OHA bids for Waimea park
By Yasmin Anwar
Advertiser Staff Writer
The Office of Hawaiian Affairs mounted a head-to-head challenge against the city yesterday to buy the sacred ground of Waimea Falls Park.
OHA trustees voted to bid on the property, and agreed to offer $5.2 million, exactly the sum the city has set aside to purchase the 1,875-acre North Shore preserve.
They also voted 5-3 against partnering with the city, which is moving forward with plans to condemn the park and take it over.
Trustees who approved the motion said the purchase would be an ideal way to diversify their assets while carrying out their mission to preserve Hawaiian cultural treasures. But they conceded that anything could change in the months to come.
"At the end of the day, we may end up partnering with the city. But to begin with, we had to take a strong stand," said John Waihe'e IV, the board's most fervent supporter of OHA purchasing the park.
Waihe'e has been lobbying for OHA to acquire the property for about $6 million and turn it into a more authentic Hawaiian cultural preserve.
He wants to steer the tourist attraction off the theme park track and into a more culturally authentic Hawaiian direction.
But the OHA governing board has been torn on the issue, weighing the cost of the venture against its other obligations for the welfare of Native Hawaiians.
Yesterday's vote was enormous validation for Waihe'e, who has become a swing vote on the oft-divided nine-member board where little or nothing can move forward without the approval of five trustees.
The Waimea park's visitor count has declined sharply since its heyday in the late 1980s. Its management team added attractions such as an African Jungle trek and mountain biking trails, and there's a proposal for a Zipline gondola ride that would soar over Waimea Bay and the valley.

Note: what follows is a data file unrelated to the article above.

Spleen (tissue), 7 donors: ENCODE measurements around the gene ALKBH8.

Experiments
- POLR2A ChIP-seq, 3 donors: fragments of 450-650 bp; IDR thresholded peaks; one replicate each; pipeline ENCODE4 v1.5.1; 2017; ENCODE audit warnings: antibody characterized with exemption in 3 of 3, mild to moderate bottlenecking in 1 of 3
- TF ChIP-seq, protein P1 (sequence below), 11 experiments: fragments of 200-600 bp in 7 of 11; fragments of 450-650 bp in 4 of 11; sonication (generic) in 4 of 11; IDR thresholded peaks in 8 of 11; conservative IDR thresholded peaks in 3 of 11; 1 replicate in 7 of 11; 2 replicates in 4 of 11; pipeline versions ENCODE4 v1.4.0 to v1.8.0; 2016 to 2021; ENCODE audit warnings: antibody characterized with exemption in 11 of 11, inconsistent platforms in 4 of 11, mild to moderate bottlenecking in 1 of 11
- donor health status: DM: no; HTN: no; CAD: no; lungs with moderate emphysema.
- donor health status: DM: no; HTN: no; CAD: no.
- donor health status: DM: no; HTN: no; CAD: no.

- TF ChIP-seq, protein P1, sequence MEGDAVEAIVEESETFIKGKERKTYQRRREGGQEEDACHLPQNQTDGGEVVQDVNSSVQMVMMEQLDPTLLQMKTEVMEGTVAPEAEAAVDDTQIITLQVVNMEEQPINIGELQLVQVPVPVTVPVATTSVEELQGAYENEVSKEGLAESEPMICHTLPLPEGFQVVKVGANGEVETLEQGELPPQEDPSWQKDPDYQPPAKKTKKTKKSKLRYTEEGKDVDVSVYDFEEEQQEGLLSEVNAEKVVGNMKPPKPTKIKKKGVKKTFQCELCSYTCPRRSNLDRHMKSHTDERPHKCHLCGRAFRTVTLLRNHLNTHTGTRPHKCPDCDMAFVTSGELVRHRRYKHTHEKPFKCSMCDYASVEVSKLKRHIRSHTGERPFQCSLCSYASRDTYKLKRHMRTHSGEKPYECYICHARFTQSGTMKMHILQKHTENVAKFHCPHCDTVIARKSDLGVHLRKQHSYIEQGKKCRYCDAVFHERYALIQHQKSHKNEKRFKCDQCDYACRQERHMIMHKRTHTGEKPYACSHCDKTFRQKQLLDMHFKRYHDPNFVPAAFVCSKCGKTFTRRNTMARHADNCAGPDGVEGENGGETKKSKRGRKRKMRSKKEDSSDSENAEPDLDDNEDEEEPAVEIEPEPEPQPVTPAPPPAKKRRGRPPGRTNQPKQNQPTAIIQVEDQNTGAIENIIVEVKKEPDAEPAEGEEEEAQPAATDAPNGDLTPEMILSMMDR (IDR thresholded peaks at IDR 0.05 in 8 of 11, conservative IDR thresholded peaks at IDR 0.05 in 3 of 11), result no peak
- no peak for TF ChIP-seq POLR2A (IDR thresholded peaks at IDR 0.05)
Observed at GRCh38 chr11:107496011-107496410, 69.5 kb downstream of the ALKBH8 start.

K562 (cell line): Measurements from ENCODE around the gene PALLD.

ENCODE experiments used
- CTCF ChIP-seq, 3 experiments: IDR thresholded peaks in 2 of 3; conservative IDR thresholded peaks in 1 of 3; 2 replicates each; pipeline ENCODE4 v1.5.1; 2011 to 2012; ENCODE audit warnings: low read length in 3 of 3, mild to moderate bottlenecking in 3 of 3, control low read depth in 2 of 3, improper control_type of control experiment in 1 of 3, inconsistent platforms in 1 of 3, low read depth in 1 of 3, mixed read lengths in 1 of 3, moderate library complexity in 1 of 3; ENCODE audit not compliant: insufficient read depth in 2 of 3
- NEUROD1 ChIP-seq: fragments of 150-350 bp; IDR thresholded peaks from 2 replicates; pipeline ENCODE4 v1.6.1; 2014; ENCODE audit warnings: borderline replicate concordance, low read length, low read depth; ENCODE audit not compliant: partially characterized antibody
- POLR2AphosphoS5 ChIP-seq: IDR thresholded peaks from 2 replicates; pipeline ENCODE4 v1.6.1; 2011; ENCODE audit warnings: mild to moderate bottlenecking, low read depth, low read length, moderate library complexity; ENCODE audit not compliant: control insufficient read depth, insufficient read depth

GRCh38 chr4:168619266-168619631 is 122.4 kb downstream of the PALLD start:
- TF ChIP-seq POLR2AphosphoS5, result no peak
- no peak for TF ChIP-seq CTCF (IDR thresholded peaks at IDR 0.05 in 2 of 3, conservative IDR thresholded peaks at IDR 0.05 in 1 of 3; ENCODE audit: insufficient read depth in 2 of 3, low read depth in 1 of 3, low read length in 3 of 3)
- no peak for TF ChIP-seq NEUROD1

New York investor Christian Wolffer saved the lush recreation and conservation area from the auction block in 1996, then put the park up for sale in August for $25 million. In April, he placed it under bankruptcy protection, along with his other O'ahu venture, Sea Life Park.
Councilwoman Rene Mansho, whose district includes the North Shore, proposed that the city purchase the park after hearing her constituents' concerns about the fate of the property.
The city subsequently set aside $5.2 million for the purchase and has begun steps to condemn the property.
Waihe'e, meanwhile, decided that the park would be a good investment for OHA, which has most of its $300 million portfolio tied up in the stock market. His original proposal, which included paying up to $6 million for the property, was too vague for OHA trustee Clayton Hee and did not absolve the agency of certain financial risks.
So to get the support of Hee and his allies, Rowena Akana and Charles Ota, Waihe'e agreed to substitute his motion for one written by Hee, which appears to lessen OHA's financial liability. Linda Dela Cruz also voted in favor of the motion.
It authorizes the OHA administrator to "reallocate OHA trust assets to acquire Waimea Falls Park, in the amount of the condemnation price, free of any and all existing debts including but not limited to mortgages owed and any liens to the property included in the city and county of Honolulu budget."
However, Oswald Stender, who voted against the motion, along with Donald Cataluna and OHA Chairwoman Haunani Apoliona, said it could cost OHA about $200,000 a month to run the park. He said a certified, professional appraisal needs to be conducted before OHA consider taking on such a venture.
"We don't know what we're getting into," Stender said.
For the park's management, OHA's interest is heartening, although they would not say which owner they would prefer.
"It's gratifying to see interest from OHA in Waimea Falls Park," said park general manager Ray Greene.
Kai McDurmin, the Realtor representing Wolffer, said it could take several months for a serious bidding war to begin. First, interested parties must appraise the property and assess liability and feasibility factors.
She said there are other prospective buyers but would not identify them.